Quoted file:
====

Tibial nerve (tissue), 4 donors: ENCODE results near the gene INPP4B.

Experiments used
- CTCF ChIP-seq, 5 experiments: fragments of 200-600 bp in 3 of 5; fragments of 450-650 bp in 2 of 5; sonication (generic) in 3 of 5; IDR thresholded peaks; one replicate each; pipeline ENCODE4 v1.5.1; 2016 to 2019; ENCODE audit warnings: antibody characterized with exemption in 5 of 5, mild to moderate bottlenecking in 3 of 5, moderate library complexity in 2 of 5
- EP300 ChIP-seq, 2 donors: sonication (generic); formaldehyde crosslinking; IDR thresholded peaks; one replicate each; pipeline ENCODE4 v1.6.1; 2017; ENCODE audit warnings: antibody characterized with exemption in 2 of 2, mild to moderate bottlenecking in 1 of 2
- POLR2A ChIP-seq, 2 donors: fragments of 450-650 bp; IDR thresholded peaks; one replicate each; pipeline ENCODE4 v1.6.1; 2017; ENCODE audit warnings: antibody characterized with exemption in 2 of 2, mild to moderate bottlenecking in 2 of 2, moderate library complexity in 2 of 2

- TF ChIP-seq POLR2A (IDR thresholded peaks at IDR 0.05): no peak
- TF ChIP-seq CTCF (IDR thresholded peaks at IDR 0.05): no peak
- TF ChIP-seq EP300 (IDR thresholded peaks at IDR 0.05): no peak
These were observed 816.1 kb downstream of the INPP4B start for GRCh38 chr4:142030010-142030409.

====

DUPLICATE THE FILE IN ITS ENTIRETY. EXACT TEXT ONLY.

Tibial nerve (tissue), 4 donors: ENCODE results near the gene INPP4B.

Experiments used
- CTCF ChIP-seq, 5 experiments: fragments of 200-600 bp in 3 of 5; fragments of 450-650 bp in 2 of 5; sonication (generic) in 3 of 5; IDR thresholded peaks; one replicate each; pipeline ENCODE4 v1.5.1; 2016 to 2019; ENCODE audit warnings: antibody characterized with exemption in 5 of 5, mild to moderate bottlenecking in 3 of 5, moderate library complexity in 2 of 5
- EP300 ChIP-seq, 2 donors: sonication (generic); formaldehyde crosslinking; IDR thresholded peaks; one replicate each; pipeline ENCODE4 v1.6.1; 2017; ENCODE audit warnings: antibody characterized with exemption in 2 of 2, mild to moderate bottlenecking in 1 of 2
- POLR2A ChIP-seq, 2 donors: fragments of 450-650 bp; IDR thresholded peaks; one replicate each; pipeline ENCODE4 v1.6.1; 2017; ENCODE audit warnings: antibody characterized with exemption in 2 of 2, mild to moderate bottlenecking in 2 of 2, moderate library complexity in 2 of 2

- TF ChIP-seq POLR2A (IDR thresholded peaks at IDR 0.05): no peak
- TF ChIP-seq CTCF (IDR thresholded peaks at IDR 0.05): no peak
- TF ChIP-seq EP300 (IDR thresholded peaks at IDR 0.05): no peak
These were observed 816.1 kb downstream of the INPP4B start for GRCh38 chr4:142030010-142030409.